I have done a number of professional reviews over the past few years, and while I still primarily think of myself as a fiction writer, I have been hoping that the critiques would warrant their own sort of merit. Fiction writing is a “circular” function, in short, juggling setting description, dialogue, character description, character thought, and character action, then weaving it all inside a sort of structural rhythm formed of narrative summary and scene work. Expository stuff is linear, and while I fuck with the template a bit, sometimes burying the thesis in the third or fourth paragraphs and coming forward with mystical topic sentences rather than the more blatant broadcasts professors seem to prefer at least in the writing of others, a review is after all a review. It is a fortification or deconstruction based on familiar staples both overt and subtle, and anyone who has ever written an analysis for a freshman introduction to literature course is familiar with the playbook.
Still, there are some traditional aspects of the analysis by design that I find rather distasteful. I do not practice (or enjoy reading) long summaries, first because I do not like spoilers. Moreover, re-tells are simplistic failures requiring no more than middle school writing skills, and if I want to “live like an idiot in the nutshell” I have the six o’clock news to enjoy. The better reviews utilize the base text to initiate discussion, creativity, and interpretation. Not only does this position the review for artistic independence, but it automatically makes the base text a compass, offering journeys and possibilities rather than static one way avenues. I also believe that many reviews are one-sided, in that the “standard” is often some strange ideal, based on either silly current trends or antiquated paradigms.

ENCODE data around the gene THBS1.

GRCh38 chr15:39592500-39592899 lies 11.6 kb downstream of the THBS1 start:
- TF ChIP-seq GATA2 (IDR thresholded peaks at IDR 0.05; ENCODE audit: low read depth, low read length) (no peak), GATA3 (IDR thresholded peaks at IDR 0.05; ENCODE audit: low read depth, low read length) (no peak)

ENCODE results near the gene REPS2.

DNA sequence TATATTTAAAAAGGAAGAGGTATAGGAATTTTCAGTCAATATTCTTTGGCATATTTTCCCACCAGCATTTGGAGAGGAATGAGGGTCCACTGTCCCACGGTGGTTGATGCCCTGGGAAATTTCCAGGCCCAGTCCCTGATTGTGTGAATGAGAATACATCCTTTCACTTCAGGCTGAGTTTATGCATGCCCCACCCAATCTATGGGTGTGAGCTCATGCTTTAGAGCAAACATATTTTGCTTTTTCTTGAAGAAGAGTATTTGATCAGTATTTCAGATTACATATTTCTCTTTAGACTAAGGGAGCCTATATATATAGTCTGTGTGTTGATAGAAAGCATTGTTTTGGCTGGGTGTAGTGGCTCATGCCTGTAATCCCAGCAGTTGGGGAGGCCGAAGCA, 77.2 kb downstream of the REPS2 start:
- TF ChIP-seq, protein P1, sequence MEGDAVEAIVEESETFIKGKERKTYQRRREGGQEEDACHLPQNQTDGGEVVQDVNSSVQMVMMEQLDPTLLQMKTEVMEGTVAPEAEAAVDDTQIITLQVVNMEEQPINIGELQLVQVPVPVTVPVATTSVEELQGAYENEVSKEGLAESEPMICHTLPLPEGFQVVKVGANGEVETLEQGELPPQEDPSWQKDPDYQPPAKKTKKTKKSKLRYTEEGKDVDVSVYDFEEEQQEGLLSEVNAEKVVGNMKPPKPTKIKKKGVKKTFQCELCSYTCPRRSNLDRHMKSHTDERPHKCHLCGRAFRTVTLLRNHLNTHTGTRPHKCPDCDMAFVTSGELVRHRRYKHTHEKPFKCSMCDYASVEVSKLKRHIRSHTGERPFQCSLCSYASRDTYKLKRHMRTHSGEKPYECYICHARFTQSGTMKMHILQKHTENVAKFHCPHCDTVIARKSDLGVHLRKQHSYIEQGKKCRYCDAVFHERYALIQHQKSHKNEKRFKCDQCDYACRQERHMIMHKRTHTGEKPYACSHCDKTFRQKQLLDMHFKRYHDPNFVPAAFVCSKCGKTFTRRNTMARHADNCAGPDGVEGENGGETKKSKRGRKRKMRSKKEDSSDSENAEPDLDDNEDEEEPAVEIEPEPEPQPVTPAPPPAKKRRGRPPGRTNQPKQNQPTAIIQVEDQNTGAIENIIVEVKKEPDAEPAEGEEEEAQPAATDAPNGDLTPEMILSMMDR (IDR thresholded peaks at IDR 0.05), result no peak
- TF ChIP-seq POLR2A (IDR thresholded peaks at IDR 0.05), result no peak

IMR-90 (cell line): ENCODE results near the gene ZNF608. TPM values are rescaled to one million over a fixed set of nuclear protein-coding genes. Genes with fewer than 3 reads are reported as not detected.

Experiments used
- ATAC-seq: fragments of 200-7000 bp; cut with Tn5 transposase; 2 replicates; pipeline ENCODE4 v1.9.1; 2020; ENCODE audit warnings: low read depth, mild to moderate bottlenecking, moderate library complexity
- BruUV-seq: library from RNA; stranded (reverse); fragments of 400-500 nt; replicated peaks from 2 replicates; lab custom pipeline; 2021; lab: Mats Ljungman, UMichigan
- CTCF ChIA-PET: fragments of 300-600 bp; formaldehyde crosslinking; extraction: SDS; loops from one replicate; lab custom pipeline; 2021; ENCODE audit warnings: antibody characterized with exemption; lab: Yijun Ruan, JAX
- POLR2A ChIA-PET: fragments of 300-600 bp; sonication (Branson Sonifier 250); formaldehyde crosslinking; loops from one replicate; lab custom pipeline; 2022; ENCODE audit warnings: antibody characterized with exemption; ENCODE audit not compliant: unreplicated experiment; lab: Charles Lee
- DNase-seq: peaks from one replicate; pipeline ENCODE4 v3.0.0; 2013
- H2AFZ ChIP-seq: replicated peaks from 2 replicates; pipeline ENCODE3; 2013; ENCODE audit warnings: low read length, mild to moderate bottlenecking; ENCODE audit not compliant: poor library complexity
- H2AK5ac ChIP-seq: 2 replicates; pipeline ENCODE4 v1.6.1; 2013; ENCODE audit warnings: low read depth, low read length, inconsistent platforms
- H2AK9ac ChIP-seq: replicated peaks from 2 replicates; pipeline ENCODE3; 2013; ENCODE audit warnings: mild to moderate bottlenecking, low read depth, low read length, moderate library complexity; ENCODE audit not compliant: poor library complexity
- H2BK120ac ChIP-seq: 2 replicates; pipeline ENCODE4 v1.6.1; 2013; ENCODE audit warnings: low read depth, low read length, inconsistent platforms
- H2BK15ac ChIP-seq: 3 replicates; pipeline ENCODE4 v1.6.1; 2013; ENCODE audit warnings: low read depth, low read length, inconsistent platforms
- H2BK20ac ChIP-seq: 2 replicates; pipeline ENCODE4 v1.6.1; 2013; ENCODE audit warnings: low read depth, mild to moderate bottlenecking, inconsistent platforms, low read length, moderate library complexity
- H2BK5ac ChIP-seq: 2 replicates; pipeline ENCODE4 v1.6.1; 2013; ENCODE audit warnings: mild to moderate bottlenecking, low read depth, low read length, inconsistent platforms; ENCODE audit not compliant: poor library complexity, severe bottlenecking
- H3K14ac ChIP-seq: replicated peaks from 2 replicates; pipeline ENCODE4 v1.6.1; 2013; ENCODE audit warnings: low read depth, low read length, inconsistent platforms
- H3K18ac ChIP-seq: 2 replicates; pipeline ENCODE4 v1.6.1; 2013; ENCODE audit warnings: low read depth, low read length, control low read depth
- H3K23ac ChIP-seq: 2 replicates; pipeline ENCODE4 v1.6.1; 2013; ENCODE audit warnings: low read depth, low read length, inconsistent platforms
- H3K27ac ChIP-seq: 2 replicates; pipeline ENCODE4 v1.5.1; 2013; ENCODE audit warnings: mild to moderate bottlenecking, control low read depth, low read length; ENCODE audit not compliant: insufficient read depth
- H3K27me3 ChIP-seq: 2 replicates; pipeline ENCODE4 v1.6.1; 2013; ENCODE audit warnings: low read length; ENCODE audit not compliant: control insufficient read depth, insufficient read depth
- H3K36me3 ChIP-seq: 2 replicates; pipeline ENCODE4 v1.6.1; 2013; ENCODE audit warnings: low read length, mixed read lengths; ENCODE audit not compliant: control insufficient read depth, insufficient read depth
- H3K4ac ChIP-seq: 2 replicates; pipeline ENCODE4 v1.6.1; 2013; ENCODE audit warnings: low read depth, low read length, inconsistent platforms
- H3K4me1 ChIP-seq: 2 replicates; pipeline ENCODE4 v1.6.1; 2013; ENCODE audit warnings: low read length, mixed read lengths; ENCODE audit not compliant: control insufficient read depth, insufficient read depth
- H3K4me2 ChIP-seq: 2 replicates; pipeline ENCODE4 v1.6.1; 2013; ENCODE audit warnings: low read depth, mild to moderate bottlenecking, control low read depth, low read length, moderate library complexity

So, here is the link to my latest review based on the first solo novel titled The Crimson Corset by Alistair Cross. I have put many reviews up on the wonderful “Hellnotes” blog, and I hope you enjoy this one.